[0185] To a 200 gallon autoclave is charged dimethyl terephthalate, (60.6 pounds), dimethyl adipate, (56.6 pounds), bis(2-hydroxyethyl)isosorbide, (29.83 pounds), ethylene glycol, (61.3 pounds), manganese(II) acetate tetrahydrate, (37.65 grams), and antimony(III) trioxide, (13.6 grams). The autoclave is purged three times with nitrogen and heated to 245 C. over 4.5 hours with stirring. Over this heating cycle, distillate is recovered. With continued heating and stirring, vacuum is staged onto the autoclave over 1.5 hours. The resulting reaction mixture is stirred at 275 C. under full vacuum (pressure equal to or less than 2 mm Hg) for 4 hours. The vacuum is then released and the resulting reaction mixture is extruded out of the autoclave as a ribbon, the polymer ribbon is cooled and chopped.

[0186] The polymer is tested for inherent viscosity, as described above and is found to have an IV greater than 0.35 dL/g.

[0187] The polymer is analyzed for composition with proton NMR and found to essentially incorporate 10 mole percent bis(2-hydroxyethyl)isosorbide. This would suggest that essentially 100 percent of the added bis(2-hydroxyethyl)isosorbide is incorporated within the polymer.

[0188] The above prepared polymer is ground to powder and subjected to a biodegradation test as detailed above. This copolyester of the present invention is found biodegrade.

Example 10

[0189] To a 200 gallon autoclave is charged dimethyl terephthalate, (73.8 pounds), dimethyl adipate, (22.6 pounds), isophthalic acid, (21.0 pounds), bis(2-hydroxyethyl)isosorbide, (29.78 pounds), ethylene glycol, (61.3 pounds), manganese(II) acetate tetrahydrate, (37.65 grams), and antimony(III) trioxide, (13.6 grams). The autoclave is purged three times with nitrogen and heated to 245 C. over 4.5 hours with stirring. Over this heating cycle, distillate is recovered. With continued heating and stirring, vacuum is staged onto the autoclave over 1.5 hours. The resulting reaction mixture is stirred at 275 C. under full vacuum (pressure equal to or less than 2 mm Hg) for 4 hours. The vacuum is then released and the resulting reaction mixture is extruded out of the autoclave as a ribbon, the polymer ribbon is cooled and chopped.

[0190] The polymer is tested for inherent viscosity, as described above and is found to have an IV greater than 0.35 dL/g.

[0191] The polymer is analyzed for composition with proton NMR and found to essentially incorporate 10 mole percent isosorbide. This would suggest that essentially 100 percent of the added bis(2-hydroxyethyl)isosorbide is incorporated within the polymer.

[0192] The above prepared polymer is ground to powder and subjected to a biodegradation test as detailed above. This copolyester of the present invention was found to biodegrade

[0193] 1.1 grams of this polymer of the present invention is dissolved in 10.0 grams of tetrahydrofuran at room temperature. After mixing for 4 hours at room temperature, a clear solution is obtained. The solution is poured into a 2-inch diameter aluminum pan and allowed to dry at room temperature overnight. The resulting film is clear and pliable.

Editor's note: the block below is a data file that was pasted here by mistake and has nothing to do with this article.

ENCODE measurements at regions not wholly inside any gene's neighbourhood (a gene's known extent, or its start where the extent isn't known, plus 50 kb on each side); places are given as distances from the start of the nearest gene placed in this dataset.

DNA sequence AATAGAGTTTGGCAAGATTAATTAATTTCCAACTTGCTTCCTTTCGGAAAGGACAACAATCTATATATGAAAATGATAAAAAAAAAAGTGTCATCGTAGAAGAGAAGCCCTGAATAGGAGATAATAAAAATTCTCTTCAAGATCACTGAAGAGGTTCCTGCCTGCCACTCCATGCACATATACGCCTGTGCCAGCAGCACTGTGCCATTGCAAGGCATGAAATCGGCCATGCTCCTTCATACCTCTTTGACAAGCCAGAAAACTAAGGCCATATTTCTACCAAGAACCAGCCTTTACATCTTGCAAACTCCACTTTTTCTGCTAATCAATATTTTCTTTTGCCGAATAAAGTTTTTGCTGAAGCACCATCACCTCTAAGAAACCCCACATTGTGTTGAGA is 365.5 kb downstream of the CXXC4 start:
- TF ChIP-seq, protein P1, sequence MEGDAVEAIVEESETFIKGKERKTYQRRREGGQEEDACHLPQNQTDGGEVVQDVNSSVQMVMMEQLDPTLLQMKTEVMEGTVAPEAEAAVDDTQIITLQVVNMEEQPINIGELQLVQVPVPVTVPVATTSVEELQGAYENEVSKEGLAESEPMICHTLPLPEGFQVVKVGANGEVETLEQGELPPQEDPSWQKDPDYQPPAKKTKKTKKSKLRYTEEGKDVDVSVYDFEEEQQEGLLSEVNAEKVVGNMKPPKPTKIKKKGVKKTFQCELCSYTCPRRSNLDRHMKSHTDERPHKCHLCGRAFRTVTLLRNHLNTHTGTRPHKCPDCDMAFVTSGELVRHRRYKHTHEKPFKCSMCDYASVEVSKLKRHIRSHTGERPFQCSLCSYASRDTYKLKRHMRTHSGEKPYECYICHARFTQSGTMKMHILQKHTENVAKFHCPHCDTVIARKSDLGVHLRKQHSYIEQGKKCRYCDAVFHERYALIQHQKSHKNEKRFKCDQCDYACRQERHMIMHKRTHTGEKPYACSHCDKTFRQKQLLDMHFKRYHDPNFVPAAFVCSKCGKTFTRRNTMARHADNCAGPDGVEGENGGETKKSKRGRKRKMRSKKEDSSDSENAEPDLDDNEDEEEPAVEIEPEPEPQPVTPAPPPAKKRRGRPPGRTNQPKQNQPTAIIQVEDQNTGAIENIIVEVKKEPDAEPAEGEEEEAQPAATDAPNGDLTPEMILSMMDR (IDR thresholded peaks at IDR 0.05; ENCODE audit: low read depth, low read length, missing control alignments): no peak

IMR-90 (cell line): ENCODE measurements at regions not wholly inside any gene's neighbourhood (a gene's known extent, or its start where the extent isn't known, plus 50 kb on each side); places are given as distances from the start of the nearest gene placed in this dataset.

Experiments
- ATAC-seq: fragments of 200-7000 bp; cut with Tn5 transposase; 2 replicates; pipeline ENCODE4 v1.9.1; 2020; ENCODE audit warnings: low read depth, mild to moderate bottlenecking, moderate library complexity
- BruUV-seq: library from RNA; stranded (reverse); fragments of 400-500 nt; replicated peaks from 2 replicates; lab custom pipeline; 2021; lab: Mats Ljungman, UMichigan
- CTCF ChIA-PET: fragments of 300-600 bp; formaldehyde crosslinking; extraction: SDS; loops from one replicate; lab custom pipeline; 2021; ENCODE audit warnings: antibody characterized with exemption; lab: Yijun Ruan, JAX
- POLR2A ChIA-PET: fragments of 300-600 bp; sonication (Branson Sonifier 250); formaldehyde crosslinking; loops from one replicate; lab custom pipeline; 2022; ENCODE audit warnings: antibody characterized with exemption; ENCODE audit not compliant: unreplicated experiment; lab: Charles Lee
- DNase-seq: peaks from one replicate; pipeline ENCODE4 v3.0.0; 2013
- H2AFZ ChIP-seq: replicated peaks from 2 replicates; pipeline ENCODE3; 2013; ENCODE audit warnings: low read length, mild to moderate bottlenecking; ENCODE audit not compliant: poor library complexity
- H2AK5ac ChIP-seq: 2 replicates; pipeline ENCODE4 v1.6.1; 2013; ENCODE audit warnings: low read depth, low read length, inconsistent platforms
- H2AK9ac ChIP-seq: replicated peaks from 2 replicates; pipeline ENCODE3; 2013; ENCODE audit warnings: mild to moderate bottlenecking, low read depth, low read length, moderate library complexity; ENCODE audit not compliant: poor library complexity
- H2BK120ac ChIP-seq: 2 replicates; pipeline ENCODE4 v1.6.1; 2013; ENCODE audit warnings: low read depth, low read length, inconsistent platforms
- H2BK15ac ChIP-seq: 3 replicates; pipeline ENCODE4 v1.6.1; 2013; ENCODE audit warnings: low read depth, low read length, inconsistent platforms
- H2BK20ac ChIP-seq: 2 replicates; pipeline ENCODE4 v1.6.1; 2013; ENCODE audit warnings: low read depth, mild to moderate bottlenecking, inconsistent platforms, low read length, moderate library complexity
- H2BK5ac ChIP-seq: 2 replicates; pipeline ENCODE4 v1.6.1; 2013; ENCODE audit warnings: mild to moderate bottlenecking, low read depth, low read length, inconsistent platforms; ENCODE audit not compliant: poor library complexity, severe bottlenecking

Example 11

[0194] To a 5 gallon autoclave is charged terephthalic acid, (14.9 pounds), adipic acid, (3.4 pounds), bis(2-hydroxyethyl)isosorbide, (2.7 pounds), ethylene glycol, (13.5 pounds), cobalt(II) acetate tetrahydrate, (1.83 grams), and antimony(III) trioxide, (3.10 grams). The polymerization autoclave is equipped with a fractional distillation column and a stirrer. The autoclave is purged three times with nitrogen, closed under 50 psig of nitrogen pressure and heated to 265 C. over 5 hours with stirring. The pressure rises to 70 psig during this time, as esterification takes place. At the end of this time period, the pressure is vented back to psig. Water and ethylene glycol distill from the autoclave. The temperature is maintained at 265 C. Within an hour, the contents of the autoclave are a clear, viscous melt. The excess pressure in the autoclave is then vented. A solution of ethylene glycol and polyphosphoric acid (3.45 weight percent phosphorous) is pumped into the autoclave. With continued heating and stirring, vacuum is staged onto the autoclave. The autoclave is then heated to 275 C. The resulting reaction mixture is stirred at 275 C. under full vacuum (pressure equal to or less than 2 mm Hg), for 4 hours. The vacuum is then released and the resulting reaction mixture is extruded out of the autoclave as a ribbon, the polymer ribbon is cooled and chopped.

[0195] The polymer is tested for inherent viscosity, as described above and is found to have an IV greater than 0.35 dL/g. This polymer is tested for glass transition temperature by the above mentioned DSC test.

Example 12